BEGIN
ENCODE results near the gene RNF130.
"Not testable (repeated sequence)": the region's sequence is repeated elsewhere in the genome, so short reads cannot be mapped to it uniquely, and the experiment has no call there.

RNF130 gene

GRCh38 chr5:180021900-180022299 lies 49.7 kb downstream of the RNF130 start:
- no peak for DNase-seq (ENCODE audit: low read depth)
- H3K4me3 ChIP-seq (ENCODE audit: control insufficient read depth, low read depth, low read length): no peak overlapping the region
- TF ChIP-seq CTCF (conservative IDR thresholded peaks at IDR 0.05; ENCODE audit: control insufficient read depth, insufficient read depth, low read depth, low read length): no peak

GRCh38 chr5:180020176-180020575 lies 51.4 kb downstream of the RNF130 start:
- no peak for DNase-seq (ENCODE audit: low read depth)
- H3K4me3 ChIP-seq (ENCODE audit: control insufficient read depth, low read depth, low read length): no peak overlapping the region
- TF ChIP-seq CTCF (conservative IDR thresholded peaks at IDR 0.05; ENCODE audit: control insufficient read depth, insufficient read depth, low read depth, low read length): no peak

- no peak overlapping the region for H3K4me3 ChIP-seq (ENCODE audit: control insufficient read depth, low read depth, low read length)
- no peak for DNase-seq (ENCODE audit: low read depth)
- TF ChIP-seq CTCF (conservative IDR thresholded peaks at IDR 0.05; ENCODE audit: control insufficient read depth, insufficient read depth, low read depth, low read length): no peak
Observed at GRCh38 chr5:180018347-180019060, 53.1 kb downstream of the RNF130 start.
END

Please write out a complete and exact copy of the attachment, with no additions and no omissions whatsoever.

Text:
ENCODE results near the gene RNF130.
"Not testable (repeated sequence)": the region's sequence is repeated elsewhere in the genome, so short reads cannot be mapped to it uniquely, and the experiment has no call there.

RNF130 gene

GRCh38 chr5:180021900-180022299 lies 49.7 kb downstream of the RNF130 start:
- no peak for DNase-seq (ENCODE audit: low read depth)
- H3K4me3 ChIP-seq (ENCODE audit: control insufficient read depth, low read depth, low read length): no peak overlapping the region
- TF ChIP-seq CTCF (conservative IDR thresholded peaks at IDR 0.05; ENCODE audit: control insufficient read depth, insufficient read depth, low read depth, low read length): no peak

GRCh38 chr5:180020176-180020575 lies 51.4 kb downstream of the RNF130 start:
- no peak for DNase-seq (ENCODE audit: low read depth)
- H3K4me3 ChIP-seq (ENCODE audit: control insufficient read depth, low read depth, low read length): no peak overlapping the region
- TF ChIP-seq CTCF (conservative IDR thresholded peaks at IDR 0.05; ENCODE audit: control insufficient read depth, insufficient read depth, low read depth, low read length): no peak

- no peak overlapping the region for H3K4me3 ChIP-seq (ENCODE audit: control insufficient read depth, low read depth, low read length)
- no peak for DNase-seq (ENCODE audit: low read depth)
- TF ChIP-seq CTCF (conservative IDR thresholded peaks at IDR 0.05; ENCODE audit: control insufficient read depth, insufficient read depth, low read depth, low read length): no peak
Observed at GRCh38 chr5:180018347-180019060, 53.1 kb downstream of the RNF130 start.